abstract = "In sum, the skeletal benefits provided by hormone replacement therapy are important, and estrogen should be justifiably considered one of the fundamentals of menopausal management. However, its efficacy in the prevention of osteoporotic fractures should not be overstated. Low bone mass and fractures remain serious threats in older postmenopausal women, even in the presence of hormone replacement. With the recognition of that reality comes a variety of challenges to clinicians and investigators. Clinicians should use estrogen to its best advantage, though, at the same time, remain vigilant of its limitations. Older postmenopausal women who are, or who have been, taking estrogen should not be a priori considered adequately protected against fracture. The same careful clinical evaluation recommended for the protection of those at increased fracture risk, including bone mass measures, should be available to estrogen-taking women in the later postmenopausal period. Recognizing this need, the National Osteoporosis Foundation has recently recommended bone mineral density testing in older women, regardless of estrogen status, and HCFA reimbursement has become available for this indication. In the presence of low bone density, estrogen-taking women should be afforded appropriate levels of diagnostic and therapeutic attention, with the intent to further reduce fracture risk. Once estrogen therapy has been elected, patients and their clinicians should be aware that bone loss can still be expected in the later postmenopausal years. Periodic reevaluations of bone density and other risks for fracture (e.g. falls) may be appropriate. In the face of continued good health, those reevaluations can be infrequent, but women who have medical conditions associated with adverse skeletal effects should be followed more closely despite their estrogen therapy. If we are to build on the value of estrogen to improve our approach to osteoporosis, additional data are needed. When fracture risk has been considered in complex models that adjust for account other medical and lifestyle variables, a greater protective effect of estrogen has emerged (12), suggesting that there are factors whose actions attenuate those of estrogen. Prominent candidates include genetics, tobacco and alcohol use, medications, body composition, and propensity to fall. There are undoubtedly others yet unidentified. These should be further defined, and the basic mechanisms for interactions between them and estrogen should be examined. It would be clinically advantageous to use these factors to accurately identify not only the women who would benefit from estrogen replacement but also those who would not. Because estrogen has important beneficial effects, an essential research objective should be the development of therapeutic strategies that combine the advantages of estrogen with other modalities (pharmacological or otherwise), to maximally protect the many estrogen-taking women who may be considered at continued risk for fracture. To whit, the initial reports of combination therapy with bisphosphonates are encouraging (13, 14). Other important skeletal agents can be anticipated to interact with estrogen in as-of-yet unforeseen ways. On another front, it can be anticipated that selective estrogen receptor modulators will be subject to estrogen-like limitations when used for osteoporosis prevention/therapy, and their effects will be influenced by a similar, but distinct, array of covariates. Our vision of the role of hormone replacement in the reduction of osteoporotic fracture risk should be considerably sharpened. At one time, estrogen was the lone best hope for the avoidance of fracture, but no longer should we be satisfied with that imperfect solution. The development of much more efficient and effective methods for osteoporosis risk assessment, prevention, and treatment now provides a chance to surpass previous expectations. Because many women who have elected to take estrogen will suffer fractures nonetheless, efforts should be directed at identifying those with continued risk, and at gaining a greater understanding of how to manage osteoporosis while using estrogen in the context of complementary approaches.",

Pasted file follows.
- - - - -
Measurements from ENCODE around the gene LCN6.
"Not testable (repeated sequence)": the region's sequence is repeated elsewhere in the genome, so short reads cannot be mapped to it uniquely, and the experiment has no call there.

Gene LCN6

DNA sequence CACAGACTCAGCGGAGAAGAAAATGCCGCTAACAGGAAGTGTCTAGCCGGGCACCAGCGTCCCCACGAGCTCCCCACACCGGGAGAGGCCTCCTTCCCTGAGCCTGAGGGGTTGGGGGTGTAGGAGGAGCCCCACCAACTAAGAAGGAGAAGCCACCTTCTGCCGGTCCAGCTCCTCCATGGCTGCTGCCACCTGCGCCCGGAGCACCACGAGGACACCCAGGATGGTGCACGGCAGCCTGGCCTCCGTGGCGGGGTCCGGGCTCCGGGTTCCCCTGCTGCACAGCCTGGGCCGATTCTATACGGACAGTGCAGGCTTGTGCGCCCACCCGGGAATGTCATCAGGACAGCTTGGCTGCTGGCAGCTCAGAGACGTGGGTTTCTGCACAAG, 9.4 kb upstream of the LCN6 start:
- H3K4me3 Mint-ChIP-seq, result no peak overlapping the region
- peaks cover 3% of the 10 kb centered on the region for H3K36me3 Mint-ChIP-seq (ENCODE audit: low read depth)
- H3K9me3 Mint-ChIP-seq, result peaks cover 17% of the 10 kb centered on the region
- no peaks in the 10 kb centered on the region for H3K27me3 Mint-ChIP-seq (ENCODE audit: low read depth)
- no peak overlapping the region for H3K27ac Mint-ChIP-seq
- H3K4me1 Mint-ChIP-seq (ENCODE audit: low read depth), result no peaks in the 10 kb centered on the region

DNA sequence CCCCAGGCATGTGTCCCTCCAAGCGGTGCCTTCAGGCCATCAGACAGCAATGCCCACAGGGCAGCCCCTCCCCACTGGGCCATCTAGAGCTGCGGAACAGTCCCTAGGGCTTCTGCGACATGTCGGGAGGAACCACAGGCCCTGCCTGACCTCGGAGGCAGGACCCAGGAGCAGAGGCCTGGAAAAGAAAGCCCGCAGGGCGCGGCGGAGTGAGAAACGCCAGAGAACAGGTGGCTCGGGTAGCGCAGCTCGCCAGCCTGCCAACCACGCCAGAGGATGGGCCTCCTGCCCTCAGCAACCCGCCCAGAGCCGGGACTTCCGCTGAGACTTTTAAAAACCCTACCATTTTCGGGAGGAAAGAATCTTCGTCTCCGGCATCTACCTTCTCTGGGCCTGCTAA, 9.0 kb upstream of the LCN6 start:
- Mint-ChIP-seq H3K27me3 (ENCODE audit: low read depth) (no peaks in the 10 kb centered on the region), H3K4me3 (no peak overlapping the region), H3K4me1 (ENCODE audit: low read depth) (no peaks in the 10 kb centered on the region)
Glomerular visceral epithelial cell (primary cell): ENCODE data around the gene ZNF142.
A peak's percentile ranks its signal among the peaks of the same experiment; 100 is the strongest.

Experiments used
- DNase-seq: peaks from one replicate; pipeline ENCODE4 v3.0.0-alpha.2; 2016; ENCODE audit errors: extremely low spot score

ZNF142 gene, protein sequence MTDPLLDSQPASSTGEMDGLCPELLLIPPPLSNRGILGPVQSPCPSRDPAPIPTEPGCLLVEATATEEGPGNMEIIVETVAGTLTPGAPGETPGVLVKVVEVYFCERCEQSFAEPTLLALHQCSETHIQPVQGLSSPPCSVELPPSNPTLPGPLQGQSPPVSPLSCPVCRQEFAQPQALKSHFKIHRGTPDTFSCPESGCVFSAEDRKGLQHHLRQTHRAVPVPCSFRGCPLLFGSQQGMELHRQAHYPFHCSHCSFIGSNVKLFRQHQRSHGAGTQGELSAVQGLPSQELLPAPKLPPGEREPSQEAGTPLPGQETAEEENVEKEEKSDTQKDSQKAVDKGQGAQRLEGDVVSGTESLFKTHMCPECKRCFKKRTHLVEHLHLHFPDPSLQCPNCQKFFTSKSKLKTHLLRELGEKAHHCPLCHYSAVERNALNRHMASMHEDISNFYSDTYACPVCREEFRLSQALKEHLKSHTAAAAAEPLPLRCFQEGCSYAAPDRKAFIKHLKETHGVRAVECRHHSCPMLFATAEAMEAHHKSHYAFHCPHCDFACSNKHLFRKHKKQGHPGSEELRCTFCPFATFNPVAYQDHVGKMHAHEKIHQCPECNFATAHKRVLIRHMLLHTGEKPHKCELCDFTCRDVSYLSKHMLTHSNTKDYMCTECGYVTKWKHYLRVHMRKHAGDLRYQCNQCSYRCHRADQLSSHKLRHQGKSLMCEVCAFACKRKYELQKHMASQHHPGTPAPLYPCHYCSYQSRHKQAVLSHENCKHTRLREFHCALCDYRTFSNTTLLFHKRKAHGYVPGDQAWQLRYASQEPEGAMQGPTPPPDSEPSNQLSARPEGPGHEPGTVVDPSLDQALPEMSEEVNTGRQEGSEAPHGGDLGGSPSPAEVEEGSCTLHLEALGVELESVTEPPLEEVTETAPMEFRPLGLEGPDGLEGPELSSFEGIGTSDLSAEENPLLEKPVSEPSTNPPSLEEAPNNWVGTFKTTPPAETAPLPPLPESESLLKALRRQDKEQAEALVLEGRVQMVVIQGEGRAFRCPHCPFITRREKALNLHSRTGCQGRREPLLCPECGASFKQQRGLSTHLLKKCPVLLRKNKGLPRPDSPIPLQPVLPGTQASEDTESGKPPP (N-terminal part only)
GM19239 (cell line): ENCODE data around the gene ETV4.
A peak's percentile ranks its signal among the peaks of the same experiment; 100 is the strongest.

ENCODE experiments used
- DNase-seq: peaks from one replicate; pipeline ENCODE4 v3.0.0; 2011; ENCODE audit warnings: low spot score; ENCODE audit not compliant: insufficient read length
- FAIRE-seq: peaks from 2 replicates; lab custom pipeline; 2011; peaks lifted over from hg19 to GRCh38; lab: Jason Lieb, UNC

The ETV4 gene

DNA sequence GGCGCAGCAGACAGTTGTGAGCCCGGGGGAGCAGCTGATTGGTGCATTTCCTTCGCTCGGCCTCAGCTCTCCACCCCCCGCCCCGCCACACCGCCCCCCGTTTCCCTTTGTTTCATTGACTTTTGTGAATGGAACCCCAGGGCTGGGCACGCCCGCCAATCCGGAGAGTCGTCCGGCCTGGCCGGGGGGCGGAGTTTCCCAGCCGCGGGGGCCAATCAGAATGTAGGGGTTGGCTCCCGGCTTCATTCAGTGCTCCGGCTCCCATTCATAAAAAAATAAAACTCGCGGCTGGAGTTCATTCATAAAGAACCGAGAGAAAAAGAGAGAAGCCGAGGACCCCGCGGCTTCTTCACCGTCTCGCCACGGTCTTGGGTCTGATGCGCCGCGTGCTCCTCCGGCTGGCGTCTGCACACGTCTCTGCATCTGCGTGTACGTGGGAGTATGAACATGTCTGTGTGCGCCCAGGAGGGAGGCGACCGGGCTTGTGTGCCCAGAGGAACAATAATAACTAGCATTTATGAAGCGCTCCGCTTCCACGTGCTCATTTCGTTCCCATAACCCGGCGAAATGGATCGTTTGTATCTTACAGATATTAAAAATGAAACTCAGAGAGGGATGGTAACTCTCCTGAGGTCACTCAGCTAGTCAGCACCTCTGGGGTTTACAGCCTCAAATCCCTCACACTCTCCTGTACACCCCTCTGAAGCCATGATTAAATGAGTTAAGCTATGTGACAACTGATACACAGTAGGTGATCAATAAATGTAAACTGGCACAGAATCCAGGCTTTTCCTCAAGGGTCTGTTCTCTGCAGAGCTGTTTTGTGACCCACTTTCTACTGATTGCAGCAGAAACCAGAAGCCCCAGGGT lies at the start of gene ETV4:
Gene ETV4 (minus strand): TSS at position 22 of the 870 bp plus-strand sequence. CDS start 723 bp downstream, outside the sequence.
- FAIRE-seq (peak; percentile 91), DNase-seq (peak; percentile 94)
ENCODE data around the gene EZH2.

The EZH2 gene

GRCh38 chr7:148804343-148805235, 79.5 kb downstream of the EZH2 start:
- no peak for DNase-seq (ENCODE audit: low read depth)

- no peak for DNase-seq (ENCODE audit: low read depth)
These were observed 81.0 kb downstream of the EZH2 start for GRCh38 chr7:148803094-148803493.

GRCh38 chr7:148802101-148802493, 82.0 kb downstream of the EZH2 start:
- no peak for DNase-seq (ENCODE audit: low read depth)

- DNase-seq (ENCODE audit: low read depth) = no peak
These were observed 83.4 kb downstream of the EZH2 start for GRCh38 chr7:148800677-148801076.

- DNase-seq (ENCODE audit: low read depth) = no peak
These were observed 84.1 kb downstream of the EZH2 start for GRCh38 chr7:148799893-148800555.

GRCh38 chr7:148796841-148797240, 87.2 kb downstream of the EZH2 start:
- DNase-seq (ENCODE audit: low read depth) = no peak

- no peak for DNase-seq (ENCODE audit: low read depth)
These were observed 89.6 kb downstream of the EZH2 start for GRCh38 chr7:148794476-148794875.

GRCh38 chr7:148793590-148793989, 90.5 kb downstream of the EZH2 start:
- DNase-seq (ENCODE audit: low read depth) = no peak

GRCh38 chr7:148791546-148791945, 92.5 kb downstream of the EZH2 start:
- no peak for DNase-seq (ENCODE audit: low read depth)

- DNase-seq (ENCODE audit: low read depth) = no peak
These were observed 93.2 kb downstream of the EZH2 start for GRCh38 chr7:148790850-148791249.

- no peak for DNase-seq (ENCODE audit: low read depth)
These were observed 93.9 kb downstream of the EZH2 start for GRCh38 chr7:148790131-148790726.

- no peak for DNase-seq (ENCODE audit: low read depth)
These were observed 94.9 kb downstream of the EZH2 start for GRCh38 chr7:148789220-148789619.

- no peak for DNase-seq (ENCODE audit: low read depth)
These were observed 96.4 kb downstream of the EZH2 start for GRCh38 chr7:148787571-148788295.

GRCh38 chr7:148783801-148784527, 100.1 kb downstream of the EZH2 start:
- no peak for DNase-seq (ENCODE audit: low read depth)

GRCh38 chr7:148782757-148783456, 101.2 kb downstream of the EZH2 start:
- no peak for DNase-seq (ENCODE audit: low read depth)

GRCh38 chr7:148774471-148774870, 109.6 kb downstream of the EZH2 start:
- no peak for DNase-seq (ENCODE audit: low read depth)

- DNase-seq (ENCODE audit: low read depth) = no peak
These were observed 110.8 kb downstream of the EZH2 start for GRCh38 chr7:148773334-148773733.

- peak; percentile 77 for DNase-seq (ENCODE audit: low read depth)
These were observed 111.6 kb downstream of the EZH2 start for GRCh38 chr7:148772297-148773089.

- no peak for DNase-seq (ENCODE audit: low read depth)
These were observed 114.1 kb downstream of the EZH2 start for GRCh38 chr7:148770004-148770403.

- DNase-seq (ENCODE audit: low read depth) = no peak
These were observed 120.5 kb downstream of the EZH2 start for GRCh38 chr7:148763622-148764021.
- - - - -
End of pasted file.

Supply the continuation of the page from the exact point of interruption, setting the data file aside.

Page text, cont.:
author = "Eric Orwoll and Heidi Nelson",